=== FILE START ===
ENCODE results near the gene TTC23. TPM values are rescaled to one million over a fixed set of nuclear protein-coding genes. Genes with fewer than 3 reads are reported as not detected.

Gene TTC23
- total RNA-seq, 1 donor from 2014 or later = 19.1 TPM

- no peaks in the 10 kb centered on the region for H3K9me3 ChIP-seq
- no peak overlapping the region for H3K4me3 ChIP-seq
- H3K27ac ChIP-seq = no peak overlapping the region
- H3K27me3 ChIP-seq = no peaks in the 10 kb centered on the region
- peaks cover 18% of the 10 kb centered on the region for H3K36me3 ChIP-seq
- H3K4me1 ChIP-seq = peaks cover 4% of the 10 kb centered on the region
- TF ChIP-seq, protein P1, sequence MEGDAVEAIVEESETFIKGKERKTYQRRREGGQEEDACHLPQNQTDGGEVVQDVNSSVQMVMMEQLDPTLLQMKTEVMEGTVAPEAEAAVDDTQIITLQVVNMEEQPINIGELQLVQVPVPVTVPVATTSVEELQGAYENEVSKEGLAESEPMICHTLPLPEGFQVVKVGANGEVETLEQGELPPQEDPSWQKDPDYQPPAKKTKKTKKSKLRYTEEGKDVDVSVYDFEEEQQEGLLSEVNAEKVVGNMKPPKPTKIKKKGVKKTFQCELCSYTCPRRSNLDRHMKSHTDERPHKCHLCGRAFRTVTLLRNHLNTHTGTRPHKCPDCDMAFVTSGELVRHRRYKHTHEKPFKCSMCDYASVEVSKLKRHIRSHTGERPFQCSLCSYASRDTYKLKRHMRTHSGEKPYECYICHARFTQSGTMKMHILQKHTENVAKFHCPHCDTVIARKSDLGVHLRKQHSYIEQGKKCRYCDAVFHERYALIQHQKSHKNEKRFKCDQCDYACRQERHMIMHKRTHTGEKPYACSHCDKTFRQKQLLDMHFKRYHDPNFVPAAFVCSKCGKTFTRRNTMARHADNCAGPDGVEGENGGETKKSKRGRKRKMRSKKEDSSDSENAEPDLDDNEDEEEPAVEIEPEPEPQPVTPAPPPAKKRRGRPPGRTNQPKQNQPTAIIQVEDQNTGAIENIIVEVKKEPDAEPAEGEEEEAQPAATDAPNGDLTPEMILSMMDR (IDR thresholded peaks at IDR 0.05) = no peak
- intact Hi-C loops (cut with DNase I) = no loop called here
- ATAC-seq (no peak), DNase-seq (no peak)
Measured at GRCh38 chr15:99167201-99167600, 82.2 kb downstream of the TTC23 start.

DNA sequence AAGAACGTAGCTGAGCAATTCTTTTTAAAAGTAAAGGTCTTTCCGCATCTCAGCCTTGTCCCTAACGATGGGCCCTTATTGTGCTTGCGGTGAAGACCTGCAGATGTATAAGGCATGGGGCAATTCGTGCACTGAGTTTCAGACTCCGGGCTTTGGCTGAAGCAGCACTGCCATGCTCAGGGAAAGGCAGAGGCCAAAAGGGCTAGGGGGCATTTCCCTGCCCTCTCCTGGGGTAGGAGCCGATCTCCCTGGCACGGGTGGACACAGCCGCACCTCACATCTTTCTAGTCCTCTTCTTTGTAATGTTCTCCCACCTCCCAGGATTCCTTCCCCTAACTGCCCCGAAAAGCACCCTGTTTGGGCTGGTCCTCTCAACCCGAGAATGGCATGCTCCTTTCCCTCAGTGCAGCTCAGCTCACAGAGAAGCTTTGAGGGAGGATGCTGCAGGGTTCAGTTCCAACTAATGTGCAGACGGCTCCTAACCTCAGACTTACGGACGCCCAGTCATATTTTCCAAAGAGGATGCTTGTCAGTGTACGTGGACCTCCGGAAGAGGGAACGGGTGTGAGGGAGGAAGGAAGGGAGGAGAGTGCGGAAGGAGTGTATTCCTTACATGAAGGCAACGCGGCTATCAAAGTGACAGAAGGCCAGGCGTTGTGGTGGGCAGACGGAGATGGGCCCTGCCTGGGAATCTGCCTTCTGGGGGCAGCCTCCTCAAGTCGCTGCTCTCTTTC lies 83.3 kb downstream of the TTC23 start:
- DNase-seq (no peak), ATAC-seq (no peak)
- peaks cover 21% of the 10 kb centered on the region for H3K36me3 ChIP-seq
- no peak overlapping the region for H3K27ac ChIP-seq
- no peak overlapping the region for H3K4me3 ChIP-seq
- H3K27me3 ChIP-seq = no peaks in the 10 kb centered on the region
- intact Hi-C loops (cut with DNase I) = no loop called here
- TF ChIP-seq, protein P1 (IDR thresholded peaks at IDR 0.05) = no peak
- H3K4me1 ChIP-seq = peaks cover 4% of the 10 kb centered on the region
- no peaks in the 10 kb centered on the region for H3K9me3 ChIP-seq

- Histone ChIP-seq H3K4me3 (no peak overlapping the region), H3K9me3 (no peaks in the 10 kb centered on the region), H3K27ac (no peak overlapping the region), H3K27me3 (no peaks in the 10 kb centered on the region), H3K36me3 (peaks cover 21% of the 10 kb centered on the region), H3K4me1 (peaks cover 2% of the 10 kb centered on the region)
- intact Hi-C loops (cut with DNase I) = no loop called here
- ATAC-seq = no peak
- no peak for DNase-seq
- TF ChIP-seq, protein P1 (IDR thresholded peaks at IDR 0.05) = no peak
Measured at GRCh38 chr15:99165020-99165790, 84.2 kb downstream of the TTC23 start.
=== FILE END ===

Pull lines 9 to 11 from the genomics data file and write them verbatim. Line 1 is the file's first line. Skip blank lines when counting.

- H3K4me1 ChIP-seq = peaks cover 4% of the 10 kb centered on the region
- TF ChIP-seq, protein P1, sequence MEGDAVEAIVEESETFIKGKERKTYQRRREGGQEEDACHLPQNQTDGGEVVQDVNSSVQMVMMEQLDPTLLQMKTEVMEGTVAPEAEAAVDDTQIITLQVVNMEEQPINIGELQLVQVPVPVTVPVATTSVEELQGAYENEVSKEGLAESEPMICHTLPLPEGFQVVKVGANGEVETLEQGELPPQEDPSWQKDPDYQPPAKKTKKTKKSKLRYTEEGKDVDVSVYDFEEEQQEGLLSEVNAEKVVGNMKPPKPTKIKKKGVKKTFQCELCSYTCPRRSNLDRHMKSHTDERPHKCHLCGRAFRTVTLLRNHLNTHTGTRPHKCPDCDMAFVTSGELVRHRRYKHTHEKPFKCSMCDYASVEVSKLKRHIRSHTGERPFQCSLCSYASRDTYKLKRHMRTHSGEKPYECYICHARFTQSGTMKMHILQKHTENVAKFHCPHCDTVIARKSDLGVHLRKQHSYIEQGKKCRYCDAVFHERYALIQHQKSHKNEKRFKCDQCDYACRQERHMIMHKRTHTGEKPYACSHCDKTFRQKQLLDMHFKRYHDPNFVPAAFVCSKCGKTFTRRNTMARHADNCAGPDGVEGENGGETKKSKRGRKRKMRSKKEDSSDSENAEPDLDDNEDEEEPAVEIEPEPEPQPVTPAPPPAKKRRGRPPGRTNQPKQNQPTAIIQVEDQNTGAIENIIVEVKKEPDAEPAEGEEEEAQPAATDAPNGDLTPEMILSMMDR (IDR thresholded peaks at IDR 0.05) = no peak
- intact Hi-C loops (cut with DNase I) = no loop called here